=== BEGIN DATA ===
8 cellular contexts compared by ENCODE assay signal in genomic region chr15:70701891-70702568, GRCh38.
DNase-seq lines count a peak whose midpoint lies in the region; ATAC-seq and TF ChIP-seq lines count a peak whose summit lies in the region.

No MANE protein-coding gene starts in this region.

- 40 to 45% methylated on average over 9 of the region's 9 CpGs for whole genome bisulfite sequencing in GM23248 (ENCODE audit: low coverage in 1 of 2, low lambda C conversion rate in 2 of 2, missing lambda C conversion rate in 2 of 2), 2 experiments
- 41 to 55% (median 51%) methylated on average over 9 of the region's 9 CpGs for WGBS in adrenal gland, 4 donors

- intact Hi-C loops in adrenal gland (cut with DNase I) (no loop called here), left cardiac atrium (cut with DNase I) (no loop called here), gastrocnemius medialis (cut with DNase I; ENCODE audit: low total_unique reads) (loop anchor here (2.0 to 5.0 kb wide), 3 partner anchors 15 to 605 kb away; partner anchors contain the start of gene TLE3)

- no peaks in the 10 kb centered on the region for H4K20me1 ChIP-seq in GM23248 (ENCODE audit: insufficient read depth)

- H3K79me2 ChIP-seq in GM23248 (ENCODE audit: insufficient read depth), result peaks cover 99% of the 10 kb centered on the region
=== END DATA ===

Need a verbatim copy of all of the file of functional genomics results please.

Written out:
8 cellular contexts compared by ENCODE assay signal in genomic region chr15:70701891-70702568, GRCh38.
DNase-seq lines count a peak whose midpoint lies in the region; ATAC-seq and TF ChIP-seq lines count a peak whose summit lies in the region.

No MANE protein-coding gene starts in this region.

- 40 to 45% methylated on average over 9 of the region's 9 CpGs for whole genome bisulfite sequencing in GM23248 (ENCODE audit: low coverage in 1 of 2, low lambda C conversion rate in 2 of 2, missing lambda C conversion rate in 2 of 2), 2 experiments
- 41 to 55% (median 51%) methylated on average over 9 of the region's 9 CpGs for WGBS in adrenal gland, 4 donors

- intact Hi-C loops in adrenal gland (cut with DNase I) (no loop called here), left cardiac atrium (cut with DNase I) (no loop called here), gastrocnemius medialis (cut with DNase I; ENCODE audit: low total_unique reads) (loop anchor here (2.0 to 5.0 kb wide), 3 partner anchors 15 to 605 kb away; partner anchors contain the start of gene TLE3)

- no peaks in the 10 kb centered on the region for H4K20me1 ChIP-seq in GM23248 (ENCODE audit: insufficient read depth)

- H3K79me2 ChIP-seq in GM23248 (ENCODE audit: insufficient read depth), result peaks cover 99% of the 10 kb centered on the region